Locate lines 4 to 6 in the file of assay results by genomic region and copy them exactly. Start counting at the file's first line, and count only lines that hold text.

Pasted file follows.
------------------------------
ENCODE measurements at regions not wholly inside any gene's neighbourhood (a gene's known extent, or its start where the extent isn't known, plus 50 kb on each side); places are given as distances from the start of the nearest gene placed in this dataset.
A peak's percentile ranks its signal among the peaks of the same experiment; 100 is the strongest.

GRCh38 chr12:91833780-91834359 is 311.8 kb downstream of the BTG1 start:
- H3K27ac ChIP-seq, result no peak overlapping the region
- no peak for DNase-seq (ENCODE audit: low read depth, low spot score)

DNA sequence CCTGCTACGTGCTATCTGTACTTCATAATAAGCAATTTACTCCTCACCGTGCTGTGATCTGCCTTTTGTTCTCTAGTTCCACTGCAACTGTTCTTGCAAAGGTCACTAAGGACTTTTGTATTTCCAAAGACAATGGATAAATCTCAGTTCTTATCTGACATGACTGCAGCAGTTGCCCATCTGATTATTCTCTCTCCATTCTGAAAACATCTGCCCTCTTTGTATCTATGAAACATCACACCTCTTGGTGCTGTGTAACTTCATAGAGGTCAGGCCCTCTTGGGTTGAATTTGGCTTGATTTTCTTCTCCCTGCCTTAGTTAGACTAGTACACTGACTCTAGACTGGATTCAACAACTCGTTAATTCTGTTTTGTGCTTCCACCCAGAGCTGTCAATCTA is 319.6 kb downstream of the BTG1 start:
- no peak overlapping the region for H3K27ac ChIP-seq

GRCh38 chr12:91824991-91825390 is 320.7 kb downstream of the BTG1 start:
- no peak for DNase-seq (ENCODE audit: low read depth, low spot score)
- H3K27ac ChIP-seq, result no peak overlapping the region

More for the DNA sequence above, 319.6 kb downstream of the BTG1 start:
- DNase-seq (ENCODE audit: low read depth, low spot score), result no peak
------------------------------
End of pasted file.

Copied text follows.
- H3K27ac ChIP-seq, result no peak overlapping the region
- no peak for DNase-seq (ENCODE audit: low read depth, low spot score)

DNA sequence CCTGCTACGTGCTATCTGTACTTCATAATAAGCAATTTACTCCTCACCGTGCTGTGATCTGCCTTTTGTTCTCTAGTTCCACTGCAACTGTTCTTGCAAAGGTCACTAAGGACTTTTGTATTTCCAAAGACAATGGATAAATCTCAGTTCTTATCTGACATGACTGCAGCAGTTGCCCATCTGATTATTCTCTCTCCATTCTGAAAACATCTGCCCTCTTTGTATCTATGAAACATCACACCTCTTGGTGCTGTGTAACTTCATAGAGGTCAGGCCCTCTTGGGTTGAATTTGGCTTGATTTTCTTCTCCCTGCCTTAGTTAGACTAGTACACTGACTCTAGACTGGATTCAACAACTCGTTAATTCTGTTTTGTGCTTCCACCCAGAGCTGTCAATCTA is 319.6 kb downstream of the BTG1 start: